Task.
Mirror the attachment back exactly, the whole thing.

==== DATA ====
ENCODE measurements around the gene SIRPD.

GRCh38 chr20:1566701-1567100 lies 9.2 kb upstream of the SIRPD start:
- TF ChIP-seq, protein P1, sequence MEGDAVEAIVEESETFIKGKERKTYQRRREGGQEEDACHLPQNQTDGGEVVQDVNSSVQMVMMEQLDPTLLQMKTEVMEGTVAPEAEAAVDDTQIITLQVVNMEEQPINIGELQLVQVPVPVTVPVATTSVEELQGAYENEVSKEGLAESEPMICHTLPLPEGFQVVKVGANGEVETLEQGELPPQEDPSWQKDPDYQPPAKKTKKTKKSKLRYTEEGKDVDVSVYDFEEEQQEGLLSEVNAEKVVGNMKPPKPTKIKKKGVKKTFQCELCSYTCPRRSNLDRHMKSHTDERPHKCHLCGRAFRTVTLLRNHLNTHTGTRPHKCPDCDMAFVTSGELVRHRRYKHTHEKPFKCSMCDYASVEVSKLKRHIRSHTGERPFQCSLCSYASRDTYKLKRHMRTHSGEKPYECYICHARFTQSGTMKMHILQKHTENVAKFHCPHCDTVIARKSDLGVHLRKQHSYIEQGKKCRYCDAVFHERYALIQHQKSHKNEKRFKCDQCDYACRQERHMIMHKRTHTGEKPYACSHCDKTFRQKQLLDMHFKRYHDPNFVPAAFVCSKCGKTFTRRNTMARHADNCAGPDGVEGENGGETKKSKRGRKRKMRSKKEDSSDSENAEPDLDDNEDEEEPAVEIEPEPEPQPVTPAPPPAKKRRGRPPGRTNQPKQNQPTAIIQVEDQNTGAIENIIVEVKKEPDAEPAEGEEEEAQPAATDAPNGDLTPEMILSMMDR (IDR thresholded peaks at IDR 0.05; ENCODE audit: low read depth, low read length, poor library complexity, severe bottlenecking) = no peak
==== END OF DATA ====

ENCODE measurements around the gene SIRPD.

GRCh38 chr20:1566701-1567100 lies 9.2 kb upstream of the SIRPD start:
- TF ChIP-seq, protein P1, sequence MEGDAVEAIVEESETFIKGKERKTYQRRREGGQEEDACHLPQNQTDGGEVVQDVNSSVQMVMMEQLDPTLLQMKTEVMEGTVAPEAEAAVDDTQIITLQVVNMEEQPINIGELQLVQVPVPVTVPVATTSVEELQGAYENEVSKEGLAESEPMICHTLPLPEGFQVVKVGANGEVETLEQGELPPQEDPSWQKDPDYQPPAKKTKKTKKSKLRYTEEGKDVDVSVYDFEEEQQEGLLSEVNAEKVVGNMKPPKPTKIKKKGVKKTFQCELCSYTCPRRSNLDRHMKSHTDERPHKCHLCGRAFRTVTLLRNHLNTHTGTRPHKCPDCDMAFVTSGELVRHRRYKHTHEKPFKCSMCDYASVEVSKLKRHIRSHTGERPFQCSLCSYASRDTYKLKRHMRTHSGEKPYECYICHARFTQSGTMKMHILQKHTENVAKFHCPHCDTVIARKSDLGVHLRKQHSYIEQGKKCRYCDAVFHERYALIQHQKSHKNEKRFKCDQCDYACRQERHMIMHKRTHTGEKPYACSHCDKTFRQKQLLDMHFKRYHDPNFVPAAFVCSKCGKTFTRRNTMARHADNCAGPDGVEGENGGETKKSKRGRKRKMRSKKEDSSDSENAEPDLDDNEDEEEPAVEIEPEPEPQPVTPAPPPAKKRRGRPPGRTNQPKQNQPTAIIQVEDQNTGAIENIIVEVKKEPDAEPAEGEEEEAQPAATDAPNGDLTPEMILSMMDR (IDR thresholded peaks at IDR 0.05; ENCODE audit: low read depth, low read length, poor library complexity, severe bottlenecking) = no peak